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  • Kerry Chaput

A Love Letter To My Daughters


They told me you would change my world. They said I would know love like I have never experienced. They told me that when I hold you and rock you through the night it would create moments you never want to end, spending the rest of my life looking back on with a mixture of euphoria and sadness. They told me your first milestones of smiling, saying Mama and your first steps would make my heart sing. They told me I would feel unconditional love. What no one told me was that beyond all the love I feel for you, is something far greater and more profound. What I didn’t know was how you would heal me.


All the moments big and small, when I hold you and watch you sleep, and the ones where your sadness is soothed by my hug, or when I pick you up from the bus stop to see your overflowing happiness as you run to tell me about your day; what you don’t know is that in those moments I was being put back together. In your smile rests a healing potion that takes memories and patches them up with a purity and joy beyond my wildest imagination. You have taken the childhood that was turbulent and sad and covered the holes with all the goodness you exude just by your presence in my world.


You give me a chance to experience childhood again through your eyes and give you the hugs I was not given and the I Love You’s I did not hear. Throughout my adulthood, I have felt like an imposter, living my life as successful, when behind my vision rests a scared little girl who was told there would always be something wrong with her. The constant companion of loneliness has been an ever present force, and it was not until I had you that this little girl left my mind and the loneliness left with her.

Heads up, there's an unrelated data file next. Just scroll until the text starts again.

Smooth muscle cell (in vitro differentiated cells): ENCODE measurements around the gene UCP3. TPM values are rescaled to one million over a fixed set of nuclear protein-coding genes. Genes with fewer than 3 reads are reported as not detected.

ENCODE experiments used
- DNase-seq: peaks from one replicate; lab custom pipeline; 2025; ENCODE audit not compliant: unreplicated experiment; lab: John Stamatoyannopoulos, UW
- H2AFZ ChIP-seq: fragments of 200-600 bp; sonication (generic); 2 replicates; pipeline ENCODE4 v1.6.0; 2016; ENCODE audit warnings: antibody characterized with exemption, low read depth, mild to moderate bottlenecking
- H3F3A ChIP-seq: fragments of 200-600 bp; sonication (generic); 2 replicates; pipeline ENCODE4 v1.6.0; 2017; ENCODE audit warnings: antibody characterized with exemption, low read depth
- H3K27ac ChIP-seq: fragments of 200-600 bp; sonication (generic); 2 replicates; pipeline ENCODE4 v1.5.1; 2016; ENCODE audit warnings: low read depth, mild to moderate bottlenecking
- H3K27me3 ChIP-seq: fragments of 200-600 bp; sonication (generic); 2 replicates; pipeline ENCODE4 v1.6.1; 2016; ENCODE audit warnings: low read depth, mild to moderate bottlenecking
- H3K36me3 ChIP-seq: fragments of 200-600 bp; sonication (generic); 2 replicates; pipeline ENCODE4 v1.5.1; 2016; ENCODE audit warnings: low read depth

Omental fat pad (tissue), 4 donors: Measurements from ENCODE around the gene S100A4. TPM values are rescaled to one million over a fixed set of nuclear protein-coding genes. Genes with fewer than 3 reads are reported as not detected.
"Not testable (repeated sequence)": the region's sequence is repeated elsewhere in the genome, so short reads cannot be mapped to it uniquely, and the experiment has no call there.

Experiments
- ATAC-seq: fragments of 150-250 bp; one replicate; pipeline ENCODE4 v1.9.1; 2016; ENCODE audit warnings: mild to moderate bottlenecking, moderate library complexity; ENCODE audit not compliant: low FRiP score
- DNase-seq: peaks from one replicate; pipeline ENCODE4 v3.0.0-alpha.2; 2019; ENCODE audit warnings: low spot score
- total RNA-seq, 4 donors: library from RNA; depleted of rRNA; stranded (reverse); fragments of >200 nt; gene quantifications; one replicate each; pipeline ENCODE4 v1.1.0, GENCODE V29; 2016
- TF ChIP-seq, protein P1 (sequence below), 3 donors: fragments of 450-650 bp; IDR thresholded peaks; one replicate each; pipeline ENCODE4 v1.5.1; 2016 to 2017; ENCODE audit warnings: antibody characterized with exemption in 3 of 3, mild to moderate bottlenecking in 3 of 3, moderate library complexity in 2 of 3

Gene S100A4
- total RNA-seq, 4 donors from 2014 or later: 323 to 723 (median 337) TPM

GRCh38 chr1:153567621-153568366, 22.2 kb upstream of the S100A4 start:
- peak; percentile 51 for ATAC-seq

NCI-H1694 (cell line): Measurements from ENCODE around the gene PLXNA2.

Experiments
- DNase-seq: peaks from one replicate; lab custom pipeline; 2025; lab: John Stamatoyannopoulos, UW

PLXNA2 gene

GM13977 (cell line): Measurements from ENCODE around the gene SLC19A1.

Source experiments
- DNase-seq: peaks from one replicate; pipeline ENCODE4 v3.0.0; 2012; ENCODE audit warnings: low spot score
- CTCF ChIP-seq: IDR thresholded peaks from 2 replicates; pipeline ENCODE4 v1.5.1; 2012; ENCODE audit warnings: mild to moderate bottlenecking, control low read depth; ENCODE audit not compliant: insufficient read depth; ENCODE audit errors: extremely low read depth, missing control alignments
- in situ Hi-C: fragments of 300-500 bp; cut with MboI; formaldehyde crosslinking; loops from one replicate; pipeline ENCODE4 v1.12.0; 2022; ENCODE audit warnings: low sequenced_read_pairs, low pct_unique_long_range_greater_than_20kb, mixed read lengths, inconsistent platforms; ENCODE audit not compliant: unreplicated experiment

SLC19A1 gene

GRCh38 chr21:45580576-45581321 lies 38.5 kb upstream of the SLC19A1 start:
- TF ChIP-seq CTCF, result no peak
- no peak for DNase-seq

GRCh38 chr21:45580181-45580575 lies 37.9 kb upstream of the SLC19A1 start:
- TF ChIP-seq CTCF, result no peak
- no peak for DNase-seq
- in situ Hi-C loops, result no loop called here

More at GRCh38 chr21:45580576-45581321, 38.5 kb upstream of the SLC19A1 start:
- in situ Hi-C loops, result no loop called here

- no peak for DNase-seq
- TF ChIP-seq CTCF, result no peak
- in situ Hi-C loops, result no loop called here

As you both grow and gain some independence away from me, I do not feel sad. I will never look at a onesie and make you feel guilty for not being a baby anymore, or comment by telling you, “Slow down” or “stop growing up so fast.” If you grow and thrive, so do I. My promise to you is I will try my best, though I will make mistakes. My difficult past though mostly rests far away, has moments that surprise me; when my yelling voice sounds like my mother or my mood changes without provocation, I am reminded that voice is not mine, it is learned. I will try to catch those moments and stop them in their tracks, but you are still healing me, and I am still learning.


I promise to not expect you to fix me, but just let your presence remind me daily that I must be better for you. I will stumble, especially when I am asked to help you through a painful process like a girl teasing you or your own moments of self-doubt. I did not get through these things in a healthy way so I am not sure how to teach you, but I will try.


They did not tell me that you had the power to fix all my broken places put there by my own mother. They did not tell me that heartache would now mean that I loved someone so much. They did not tell me because we don’t talk about these things, but we should. So, this is my open letter to you, my daughters, and to every other mother in the world who has had to parent without the role model we should have had. Let’s thank our children for all they do, just by being here. And while you are at it, give that little girl inside your mind a hug for all she did not get.

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